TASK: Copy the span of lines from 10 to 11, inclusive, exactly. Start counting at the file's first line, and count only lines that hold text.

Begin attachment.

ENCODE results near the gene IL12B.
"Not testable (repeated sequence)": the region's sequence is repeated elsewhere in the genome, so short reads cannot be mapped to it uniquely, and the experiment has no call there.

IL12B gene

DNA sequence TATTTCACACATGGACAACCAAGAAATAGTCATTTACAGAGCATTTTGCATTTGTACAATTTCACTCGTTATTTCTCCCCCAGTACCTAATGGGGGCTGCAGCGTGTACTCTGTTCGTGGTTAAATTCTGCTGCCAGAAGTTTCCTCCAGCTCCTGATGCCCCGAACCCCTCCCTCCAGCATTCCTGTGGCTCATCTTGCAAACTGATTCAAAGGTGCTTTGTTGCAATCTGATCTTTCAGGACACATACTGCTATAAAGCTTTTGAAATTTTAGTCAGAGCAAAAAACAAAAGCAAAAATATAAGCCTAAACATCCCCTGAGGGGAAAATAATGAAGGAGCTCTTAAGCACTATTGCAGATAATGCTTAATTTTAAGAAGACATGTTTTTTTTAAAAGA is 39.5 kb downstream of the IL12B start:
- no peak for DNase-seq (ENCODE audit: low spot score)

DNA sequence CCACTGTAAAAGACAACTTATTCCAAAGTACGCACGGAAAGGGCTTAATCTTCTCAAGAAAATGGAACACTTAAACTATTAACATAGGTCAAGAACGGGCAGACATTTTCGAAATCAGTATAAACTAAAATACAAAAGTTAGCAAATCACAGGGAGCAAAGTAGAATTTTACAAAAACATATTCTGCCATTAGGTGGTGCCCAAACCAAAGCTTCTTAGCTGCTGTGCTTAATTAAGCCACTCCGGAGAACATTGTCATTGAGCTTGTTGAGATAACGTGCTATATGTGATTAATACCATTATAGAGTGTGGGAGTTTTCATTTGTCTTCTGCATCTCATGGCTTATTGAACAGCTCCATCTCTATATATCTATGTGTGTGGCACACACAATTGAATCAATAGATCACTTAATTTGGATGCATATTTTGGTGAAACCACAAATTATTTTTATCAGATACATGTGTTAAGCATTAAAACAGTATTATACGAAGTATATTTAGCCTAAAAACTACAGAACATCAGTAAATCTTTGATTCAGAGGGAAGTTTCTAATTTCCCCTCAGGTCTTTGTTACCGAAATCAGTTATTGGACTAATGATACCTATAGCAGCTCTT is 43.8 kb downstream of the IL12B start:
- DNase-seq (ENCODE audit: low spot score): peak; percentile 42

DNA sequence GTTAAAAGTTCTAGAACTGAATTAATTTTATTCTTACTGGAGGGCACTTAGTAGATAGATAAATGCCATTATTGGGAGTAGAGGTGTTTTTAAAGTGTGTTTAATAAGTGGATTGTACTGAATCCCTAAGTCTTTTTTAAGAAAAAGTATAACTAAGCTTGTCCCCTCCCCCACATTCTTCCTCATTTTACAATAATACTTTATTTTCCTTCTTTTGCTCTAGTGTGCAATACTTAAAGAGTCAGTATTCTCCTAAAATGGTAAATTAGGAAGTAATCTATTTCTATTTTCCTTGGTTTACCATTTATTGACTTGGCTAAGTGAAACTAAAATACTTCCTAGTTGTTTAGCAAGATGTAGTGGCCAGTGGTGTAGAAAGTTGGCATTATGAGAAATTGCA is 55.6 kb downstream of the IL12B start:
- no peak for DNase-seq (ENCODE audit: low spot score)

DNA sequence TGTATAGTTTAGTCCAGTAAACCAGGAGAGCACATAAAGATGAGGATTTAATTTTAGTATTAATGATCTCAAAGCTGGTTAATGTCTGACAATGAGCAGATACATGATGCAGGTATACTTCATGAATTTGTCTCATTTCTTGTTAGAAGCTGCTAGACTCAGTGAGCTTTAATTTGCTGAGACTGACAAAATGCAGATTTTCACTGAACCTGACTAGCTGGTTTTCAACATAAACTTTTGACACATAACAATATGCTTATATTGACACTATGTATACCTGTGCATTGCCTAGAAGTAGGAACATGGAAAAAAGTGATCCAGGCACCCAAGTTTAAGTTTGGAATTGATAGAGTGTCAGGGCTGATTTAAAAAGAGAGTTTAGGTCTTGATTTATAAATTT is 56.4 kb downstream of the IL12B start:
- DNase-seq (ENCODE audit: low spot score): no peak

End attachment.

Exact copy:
DNA sequence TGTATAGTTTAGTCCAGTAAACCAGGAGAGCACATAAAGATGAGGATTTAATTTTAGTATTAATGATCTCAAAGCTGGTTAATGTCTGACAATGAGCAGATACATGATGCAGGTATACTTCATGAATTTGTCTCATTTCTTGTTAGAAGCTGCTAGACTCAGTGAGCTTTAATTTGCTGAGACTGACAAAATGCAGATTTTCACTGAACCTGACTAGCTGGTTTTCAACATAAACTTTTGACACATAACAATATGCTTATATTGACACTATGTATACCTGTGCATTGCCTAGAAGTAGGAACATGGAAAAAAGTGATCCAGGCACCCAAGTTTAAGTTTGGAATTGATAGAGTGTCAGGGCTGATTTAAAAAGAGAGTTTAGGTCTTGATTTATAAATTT is 56.4 kb downstream of the IL12B start:
- DNase-seq (ENCODE audit: low spot score): no peak